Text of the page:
Workers expect their defined contribution plans to play a greater role in their retirement income than annuities.
The most unusual suggestion for using University Medical Center Brackenridge after it closes in 2017? Put a drunk tank there.
That was a suggestion from Austin resident Patricia Moore, one of five people who spoke Wednesday night at a Central Health public hearing on how to use UMC Brackenridge when it closes and a replacement teaching hospital opens in 2017.
"We don't need to call it a drunk tank," Moore told the Central Health board. "We can call it something more sophisticated -- like the Brackenridge Wellness Center."
Moore said afterward that she had an "aha moment" when she considered the inebriated partying that occurs during the annual South By Southwest music festival. A close-by place is needed to confine people arrested for public intoxication, she said, adding that social services also could be housed in the old hospital.
Other speakers, including Ofelia Zapata with Austin Interfaith and Cynthia Valadez with the League of United Latin American Citizens, suggested putting an array of social services on the campus.
For example, Alzheimer's patients could receive day care and children and adults with mental health problems could be treated there, Valadez said. Family caregivers could take loved ones there for short periods of respite.
"It could be a haven of hope for Austin" residents, Zapata said.
Others, including Larry Graham, chairman of the Downtown Austin Alliance, urged that Red River be straightened to improve traffic access. That also was contained in a written comment the board received and is part of the development plan for the area, which will contain the new teaching hospital and the University of Texas' Dell Medical School, opening in two years.
The 14.2-acre UMC Brackenridge campus, just south of 15th and east of Red River streets, includes the hospital with about 220 beds, a helicopter pad, a medical office building, two parking garages and the former Children's Hospital of Austin, now a clinical education center.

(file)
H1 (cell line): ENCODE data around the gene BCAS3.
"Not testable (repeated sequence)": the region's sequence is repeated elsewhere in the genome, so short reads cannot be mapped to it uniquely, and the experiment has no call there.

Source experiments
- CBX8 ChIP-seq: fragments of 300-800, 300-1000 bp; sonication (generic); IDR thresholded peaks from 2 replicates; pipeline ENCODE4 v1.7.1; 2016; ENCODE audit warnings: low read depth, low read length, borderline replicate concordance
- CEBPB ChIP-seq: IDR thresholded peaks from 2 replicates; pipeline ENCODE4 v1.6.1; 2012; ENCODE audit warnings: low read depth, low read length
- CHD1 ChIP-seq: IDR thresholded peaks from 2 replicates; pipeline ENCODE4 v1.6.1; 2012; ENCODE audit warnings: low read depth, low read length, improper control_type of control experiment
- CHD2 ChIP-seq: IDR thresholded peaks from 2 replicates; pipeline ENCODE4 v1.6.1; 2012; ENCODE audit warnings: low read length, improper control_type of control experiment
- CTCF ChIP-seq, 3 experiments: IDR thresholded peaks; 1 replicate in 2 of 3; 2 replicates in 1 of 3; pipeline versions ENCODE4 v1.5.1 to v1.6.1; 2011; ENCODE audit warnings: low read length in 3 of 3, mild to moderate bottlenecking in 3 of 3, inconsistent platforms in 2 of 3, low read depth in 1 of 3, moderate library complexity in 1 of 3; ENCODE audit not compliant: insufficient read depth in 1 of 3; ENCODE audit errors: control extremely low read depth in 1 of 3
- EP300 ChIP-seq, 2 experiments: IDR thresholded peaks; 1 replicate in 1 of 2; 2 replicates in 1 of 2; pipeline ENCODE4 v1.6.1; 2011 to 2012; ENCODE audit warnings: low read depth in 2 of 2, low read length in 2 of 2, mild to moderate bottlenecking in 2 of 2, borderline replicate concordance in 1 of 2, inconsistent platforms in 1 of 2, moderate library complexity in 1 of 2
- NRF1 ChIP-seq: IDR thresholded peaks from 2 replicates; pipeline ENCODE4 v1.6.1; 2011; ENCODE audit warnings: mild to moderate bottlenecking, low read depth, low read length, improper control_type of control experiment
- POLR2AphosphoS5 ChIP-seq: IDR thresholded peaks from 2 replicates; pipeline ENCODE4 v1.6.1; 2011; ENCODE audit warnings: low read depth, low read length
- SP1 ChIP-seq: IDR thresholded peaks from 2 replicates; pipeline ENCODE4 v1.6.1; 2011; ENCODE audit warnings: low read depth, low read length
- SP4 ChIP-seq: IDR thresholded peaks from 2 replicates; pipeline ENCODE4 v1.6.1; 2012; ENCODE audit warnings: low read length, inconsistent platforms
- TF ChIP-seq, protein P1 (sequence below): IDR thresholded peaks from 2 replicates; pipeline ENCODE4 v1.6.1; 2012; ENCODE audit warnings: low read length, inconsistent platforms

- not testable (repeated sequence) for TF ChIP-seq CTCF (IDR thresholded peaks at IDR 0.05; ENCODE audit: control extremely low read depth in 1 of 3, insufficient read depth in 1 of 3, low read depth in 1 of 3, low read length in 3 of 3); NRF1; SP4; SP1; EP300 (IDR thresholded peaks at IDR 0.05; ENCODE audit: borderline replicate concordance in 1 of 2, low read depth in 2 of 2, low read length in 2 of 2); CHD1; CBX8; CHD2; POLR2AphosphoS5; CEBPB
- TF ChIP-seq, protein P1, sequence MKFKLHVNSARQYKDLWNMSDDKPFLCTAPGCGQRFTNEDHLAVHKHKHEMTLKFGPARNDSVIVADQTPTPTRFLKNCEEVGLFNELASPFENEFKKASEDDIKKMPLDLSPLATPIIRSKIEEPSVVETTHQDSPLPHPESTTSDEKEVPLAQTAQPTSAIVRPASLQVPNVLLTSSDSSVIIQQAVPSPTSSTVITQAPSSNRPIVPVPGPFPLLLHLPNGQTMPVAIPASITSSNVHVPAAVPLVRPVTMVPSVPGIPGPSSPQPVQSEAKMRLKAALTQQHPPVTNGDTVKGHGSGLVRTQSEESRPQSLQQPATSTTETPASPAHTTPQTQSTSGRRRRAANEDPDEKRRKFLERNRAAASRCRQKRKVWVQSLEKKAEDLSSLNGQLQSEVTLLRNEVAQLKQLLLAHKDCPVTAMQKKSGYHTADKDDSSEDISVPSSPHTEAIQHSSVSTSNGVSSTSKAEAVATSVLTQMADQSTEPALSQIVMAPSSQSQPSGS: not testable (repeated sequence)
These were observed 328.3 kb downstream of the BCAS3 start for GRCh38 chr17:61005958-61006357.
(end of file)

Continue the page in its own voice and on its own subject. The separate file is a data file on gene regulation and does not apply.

The new hospital will be owned, as well as operated, by the Seton Healthcare Family. Seton currently operates UMC Brackenridge on behalf of Central Health.
More public hearings will be held to solicit ideas, including a forum this fall, said John Stephens, Central Health's director of financial planning and management.
"We will be in the planning phase for a long time," Stephens told the board.
Central Health has a contract not to exceed $500,000 with a California-based consulting firm, Gensler, to help with that work.
Other Central Health board action
The Central Health board approved a plan Wednesday night to lease land it owns at 2901 Montopolis Drive in Southeast Austin at virtually no cost to create a short-term psychiatric center for people in crisis.
Austin Travis County Integral Care, the community's mental health agency, will pay a dollar a year for the lease and use an $8.9 million grant from the St. David's Foundation to build the 16-bed center and operate it for two years. After that, St. David's likely will continue to provide some funding for the center, along with help from other sources.
The facility, expected to open next summer, will provide a crucial, missing link of psychiatric care in Travis County, Central Health President and CEO Patricia Young Brown said this week. It will give law enforcement officers and deputies a new option for people having a mental health crisis besides an emergency room or psychiatric hospital.
Most people will stay less than 48 hours, but some could be at the "extended observation" center as long as two weeks, officials said.
The facility will be adjacent to Central Health'sSoutheast Health and Wellness Center, slated to open in October.
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